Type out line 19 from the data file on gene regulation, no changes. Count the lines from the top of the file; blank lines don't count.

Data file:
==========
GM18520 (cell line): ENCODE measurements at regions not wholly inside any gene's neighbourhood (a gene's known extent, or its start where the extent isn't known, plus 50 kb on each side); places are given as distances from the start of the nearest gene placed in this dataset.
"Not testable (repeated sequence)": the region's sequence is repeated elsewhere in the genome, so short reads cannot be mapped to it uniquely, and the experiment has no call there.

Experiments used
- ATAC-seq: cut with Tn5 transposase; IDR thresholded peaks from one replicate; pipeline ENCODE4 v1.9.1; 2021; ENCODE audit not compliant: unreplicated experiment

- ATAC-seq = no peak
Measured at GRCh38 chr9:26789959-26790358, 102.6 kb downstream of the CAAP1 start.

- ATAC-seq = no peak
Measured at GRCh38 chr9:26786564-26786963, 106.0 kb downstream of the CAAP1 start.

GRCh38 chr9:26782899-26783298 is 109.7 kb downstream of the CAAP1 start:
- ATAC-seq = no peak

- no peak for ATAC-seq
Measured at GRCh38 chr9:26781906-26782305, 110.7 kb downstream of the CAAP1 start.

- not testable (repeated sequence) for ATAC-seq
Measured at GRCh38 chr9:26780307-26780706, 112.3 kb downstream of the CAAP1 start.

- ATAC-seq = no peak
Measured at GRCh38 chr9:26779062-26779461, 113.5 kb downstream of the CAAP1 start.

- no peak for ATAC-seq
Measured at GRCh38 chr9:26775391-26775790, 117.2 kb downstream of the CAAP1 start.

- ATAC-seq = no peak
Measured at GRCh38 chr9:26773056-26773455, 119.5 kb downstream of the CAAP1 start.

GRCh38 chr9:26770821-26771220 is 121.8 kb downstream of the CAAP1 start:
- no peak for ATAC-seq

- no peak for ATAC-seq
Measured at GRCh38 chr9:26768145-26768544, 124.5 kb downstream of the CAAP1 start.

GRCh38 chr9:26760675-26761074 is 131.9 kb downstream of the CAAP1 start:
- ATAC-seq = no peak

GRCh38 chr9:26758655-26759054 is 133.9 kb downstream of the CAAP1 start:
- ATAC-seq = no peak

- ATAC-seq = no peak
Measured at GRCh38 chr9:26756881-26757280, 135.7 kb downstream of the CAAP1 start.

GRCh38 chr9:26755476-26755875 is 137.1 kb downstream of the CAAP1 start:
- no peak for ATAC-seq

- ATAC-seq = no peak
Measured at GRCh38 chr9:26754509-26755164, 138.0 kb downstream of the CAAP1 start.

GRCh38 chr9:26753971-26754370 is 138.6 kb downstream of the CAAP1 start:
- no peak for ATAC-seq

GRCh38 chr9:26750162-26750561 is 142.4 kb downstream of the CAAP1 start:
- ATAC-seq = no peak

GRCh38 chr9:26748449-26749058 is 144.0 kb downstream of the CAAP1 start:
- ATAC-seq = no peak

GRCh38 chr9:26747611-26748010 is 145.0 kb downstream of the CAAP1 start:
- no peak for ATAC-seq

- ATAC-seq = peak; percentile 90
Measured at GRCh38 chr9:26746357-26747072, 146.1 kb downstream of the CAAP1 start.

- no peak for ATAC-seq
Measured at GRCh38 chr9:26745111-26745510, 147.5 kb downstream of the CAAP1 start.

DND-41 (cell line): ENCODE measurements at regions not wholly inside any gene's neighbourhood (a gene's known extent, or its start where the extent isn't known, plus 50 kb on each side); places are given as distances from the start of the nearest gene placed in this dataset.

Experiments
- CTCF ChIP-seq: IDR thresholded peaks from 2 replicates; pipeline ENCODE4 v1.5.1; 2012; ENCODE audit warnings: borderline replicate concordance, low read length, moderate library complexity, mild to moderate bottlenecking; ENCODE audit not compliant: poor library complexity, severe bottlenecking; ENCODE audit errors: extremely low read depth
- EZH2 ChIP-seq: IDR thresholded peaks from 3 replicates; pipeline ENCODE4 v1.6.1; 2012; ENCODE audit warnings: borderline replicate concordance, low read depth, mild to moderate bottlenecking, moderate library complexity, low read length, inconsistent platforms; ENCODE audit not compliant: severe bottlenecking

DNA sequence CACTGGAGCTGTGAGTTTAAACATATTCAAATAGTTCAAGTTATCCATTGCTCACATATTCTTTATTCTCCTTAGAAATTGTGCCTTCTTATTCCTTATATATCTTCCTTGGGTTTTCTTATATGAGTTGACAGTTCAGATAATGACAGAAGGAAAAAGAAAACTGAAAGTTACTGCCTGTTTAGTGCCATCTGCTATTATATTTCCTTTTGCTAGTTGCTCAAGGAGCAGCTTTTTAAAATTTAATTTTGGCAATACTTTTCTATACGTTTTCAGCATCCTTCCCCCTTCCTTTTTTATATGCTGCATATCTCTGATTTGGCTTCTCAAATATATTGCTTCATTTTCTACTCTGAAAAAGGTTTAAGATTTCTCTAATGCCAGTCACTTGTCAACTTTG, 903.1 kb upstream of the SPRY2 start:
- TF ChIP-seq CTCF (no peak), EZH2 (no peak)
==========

- ATAC-seq = no peak